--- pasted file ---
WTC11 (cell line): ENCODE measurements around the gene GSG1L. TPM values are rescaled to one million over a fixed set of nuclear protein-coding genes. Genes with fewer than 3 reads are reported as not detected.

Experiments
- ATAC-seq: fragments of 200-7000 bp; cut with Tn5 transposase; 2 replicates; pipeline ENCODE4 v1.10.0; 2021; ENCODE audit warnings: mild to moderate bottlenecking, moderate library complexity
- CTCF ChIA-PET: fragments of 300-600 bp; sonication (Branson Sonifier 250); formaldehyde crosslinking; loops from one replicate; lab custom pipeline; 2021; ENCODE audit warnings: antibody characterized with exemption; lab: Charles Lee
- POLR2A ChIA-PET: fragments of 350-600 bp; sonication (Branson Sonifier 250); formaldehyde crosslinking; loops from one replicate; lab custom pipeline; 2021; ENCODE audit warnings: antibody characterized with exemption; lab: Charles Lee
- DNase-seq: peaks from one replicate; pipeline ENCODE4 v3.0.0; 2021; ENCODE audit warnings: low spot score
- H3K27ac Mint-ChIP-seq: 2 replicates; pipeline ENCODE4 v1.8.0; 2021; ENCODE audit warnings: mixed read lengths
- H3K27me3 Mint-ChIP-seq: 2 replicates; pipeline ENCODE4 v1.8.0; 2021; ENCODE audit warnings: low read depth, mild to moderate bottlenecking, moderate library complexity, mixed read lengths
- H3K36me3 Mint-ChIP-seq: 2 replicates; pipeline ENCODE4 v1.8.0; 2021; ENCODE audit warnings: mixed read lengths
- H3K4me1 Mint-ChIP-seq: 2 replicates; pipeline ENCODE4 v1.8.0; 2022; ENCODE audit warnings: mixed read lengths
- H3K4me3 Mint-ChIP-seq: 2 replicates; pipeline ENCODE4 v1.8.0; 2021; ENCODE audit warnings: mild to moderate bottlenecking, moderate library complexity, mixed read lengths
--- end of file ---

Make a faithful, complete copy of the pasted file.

WTC11 (cell line): ENCODE measurements around the gene GSG1L. TPM values are rescaled to one million over a fixed set of nuclear protein-coding genes. Genes with fewer than 3 reads are reported as not detected.

Experiments
- ATAC-seq: fragments of 200-7000 bp; cut with Tn5 transposase; 2 replicates; pipeline ENCODE4 v1.10.0; 2021; ENCODE audit warnings: mild to moderate bottlenecking, moderate library complexity
- CTCF ChIA-PET: fragments of 300-600 bp; sonication (Branson Sonifier 250); formaldehyde crosslinking; loops from one replicate; lab custom pipeline; 2021; ENCODE audit warnings: antibody characterized with exemption; lab: Charles Lee
- POLR2A ChIA-PET: fragments of 350-600 bp; sonication (Branson Sonifier 250); formaldehyde crosslinking; loops from one replicate; lab custom pipeline; 2021; ENCODE audit warnings: antibody characterized with exemption; lab: Charles Lee
- DNase-seq: peaks from one replicate; pipeline ENCODE4 v3.0.0; 2021; ENCODE audit warnings: low spot score
- H3K27ac Mint-ChIP-seq: 2 replicates; pipeline ENCODE4 v1.8.0; 2021; ENCODE audit warnings: mixed read lengths
- H3K27me3 Mint-ChIP-seq: 2 replicates; pipeline ENCODE4 v1.8.0; 2021; ENCODE audit warnings: low read depth, mild to moderate bottlenecking, moderate library complexity, mixed read lengths
- H3K36me3 Mint-ChIP-seq: 2 replicates; pipeline ENCODE4 v1.8.0; 2021; ENCODE audit warnings: mixed read lengths
- H3K4me1 Mint-ChIP-seq: 2 replicates; pipeline ENCODE4 v1.8.0; 2022; ENCODE audit warnings: mixed read lengths
- H3K4me3 Mint-ChIP-seq: 2 replicates; pipeline ENCODE4 v1.8.0; 2021; ENCODE audit warnings: mild to moderate bottlenecking, moderate library complexity, mixed read lengths